nachricht Yuan Chang and Patrick Moore win prize for the discovery of two cancer viruses
14.03.2017 | Goethe-Universität Frankfurt am Main

nachricht BMBF funding for diabetes research on pancreas chip
08.02.2017 | Helmholtz Zentrum München - Deutsches Forschungszentrum für Gesundheit und Umwelt

All articles from Awards Funding >>>

The most recent press releases about innovation >>>

Die letzten 5 Focus-News des innovations-reports im Überblick:

Im Focus: Giant Magnetic Fields in the Universe

Astronomers from Bonn and Tautenburg in Thuringia (Germany) used the 100-m radio telescope at Effelsberg to observe several galaxy clusters. At the edges of these large accumulations of dark matter, stellar systems (galaxies), hot gas, and charged particles, they found magnetic fields that are exceptionally ordered over distances of many million light years. This makes them the most extended magnetic fields in the universe known so far.

The results will be published on March 22 in the journal „Astronomy & Astrophysics“.

Galaxy clusters are the largest gravitationally bound structures in the universe. With a typical extent of about 10 million light years, i.e. 100 times the...

Im Focus: Tracing down linear ubiquitination

Researchers at the Goethe University Frankfurt, together with partners from the University of Tübingen in Germany and Queen Mary University as well as Francis Crick Institute from London (UK) have developed a novel technology to decipher the secret ubiquitin code.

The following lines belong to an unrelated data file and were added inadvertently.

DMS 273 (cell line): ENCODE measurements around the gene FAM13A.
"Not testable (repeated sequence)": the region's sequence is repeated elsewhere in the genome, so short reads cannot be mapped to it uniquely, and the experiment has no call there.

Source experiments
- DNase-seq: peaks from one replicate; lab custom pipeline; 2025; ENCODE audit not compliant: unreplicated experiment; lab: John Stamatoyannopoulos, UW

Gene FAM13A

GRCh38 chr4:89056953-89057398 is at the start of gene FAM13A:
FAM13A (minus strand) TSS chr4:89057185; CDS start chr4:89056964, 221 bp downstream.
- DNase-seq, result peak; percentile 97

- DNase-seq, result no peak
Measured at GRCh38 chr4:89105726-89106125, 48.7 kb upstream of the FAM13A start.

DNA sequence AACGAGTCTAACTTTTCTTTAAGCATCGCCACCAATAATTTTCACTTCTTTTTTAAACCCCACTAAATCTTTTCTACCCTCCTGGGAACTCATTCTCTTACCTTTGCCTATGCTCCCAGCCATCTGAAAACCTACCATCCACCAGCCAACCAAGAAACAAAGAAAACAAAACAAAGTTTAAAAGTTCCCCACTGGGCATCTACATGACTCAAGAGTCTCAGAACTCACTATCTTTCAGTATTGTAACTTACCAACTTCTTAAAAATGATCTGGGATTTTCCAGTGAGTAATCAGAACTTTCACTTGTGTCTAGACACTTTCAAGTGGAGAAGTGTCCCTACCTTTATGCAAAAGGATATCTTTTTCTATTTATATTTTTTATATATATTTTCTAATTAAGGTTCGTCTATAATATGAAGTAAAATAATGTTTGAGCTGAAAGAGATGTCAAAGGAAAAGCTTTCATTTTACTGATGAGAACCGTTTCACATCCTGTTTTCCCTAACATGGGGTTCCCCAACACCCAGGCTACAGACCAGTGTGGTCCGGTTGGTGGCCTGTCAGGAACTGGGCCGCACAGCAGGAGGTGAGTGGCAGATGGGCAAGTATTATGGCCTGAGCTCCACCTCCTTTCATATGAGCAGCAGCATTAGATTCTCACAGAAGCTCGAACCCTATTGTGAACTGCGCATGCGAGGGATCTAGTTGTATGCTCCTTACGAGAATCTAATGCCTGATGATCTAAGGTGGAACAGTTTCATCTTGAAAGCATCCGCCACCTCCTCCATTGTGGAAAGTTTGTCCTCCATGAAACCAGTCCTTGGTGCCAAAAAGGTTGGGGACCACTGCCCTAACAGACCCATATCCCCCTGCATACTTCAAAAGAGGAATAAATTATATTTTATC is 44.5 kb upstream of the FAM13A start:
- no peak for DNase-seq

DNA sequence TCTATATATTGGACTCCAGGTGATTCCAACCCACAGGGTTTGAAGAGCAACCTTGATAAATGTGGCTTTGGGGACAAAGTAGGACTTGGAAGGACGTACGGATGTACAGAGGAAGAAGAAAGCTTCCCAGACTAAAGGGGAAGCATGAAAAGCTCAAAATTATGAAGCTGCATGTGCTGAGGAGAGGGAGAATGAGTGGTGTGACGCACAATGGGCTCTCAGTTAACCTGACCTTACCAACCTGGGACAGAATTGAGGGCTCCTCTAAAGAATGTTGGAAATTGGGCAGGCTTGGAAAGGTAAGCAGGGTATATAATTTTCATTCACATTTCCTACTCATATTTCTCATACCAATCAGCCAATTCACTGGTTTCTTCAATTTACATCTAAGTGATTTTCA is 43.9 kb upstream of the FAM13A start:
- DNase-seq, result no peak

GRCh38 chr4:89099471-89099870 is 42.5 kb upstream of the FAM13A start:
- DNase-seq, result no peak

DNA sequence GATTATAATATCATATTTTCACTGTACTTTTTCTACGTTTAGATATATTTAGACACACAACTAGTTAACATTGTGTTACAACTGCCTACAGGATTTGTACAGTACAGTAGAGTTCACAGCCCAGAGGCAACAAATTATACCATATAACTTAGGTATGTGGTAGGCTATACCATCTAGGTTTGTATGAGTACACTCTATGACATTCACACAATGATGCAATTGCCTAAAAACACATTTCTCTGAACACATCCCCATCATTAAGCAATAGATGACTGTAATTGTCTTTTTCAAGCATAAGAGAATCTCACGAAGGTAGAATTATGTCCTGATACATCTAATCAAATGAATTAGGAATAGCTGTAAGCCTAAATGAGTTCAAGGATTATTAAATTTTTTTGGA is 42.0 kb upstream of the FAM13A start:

Ubiquitin is a small protein that can be linked to other cellular proteins, thereby controlling and modulating their functions. The attachment occurs in many...

Im Focus: Perovskite edges can be tuned for optoelectronic performance

Layered 2D material improves efficiency for solar cells and LEDs

In the eternal search for next generation high-efficiency solar cells and LEDs, scientists at Los Alamos National Laboratory and their partners are creating...

Im Focus: Polymer-coated silicon nanosheets as alternative to graphene: A perfect team for nanoelectronics

Silicon nanosheets are thin, two-dimensional layers with exceptional optoelectronic properties very similar to those of graphene. Albeit, the nanosheets are less stable. Now researchers at the Technical University of Munich (TUM) have, for the first time ever, produced a composite material combining silicon nanosheets and a polymer that is both UV-resistant and easy to process. This brings the scientists a significant step closer to industrial applications like flexible displays and photosensors.

Silicon nanosheets are thin, two-dimensional layers with exceptional optoelectronic properties very similar to those of graphene. Albeit, the nanosheets are...

Im Focus: Researchers Imitate Molecular Crowding in Cells

Enzymes behave differently in a test tube compared with the molecular scrum of a living cell. Chemists from the University of Basel have now been able to simulate these confined natural conditions in artificial vesicles for the first time. As reported in the academic journal Small, the results are offering better insight into the development of nanoreactors and artificial organelles.

Enzymes behave differently in a test tube compared with the molecular scrum of a living cell. Chemists from the University of Basel have now been able to...

All Focus news of the innovation-report >>>

Anzeige

Anzeige

Event News

International Land Use Symposium ILUS 2017: Call for Abstracts and Registration open

20.03.2017 | Event News

CONNECT 2017: International congress on connective tissue

14.03.2017 | Event News

ICTM Conference: Turbine Construction between Big Data and Additive Manufacturing

07.03.2017 | Event News

 
Latest News

Pulverizing electronic waste is green, clean -- and cold

22.03.2017 | Materials Sciences

Astronomers hazard a ride in a 'drifting carousel' to understand pulsating stars

22.03.2017 | Physics and Astronomy

New gel-like coating beefs up the performance of lithium-sulfur batteries

22.03.2017 | Materials Sciences

VideoLinks
B2B-VideoLinks
More VideoLinks >>>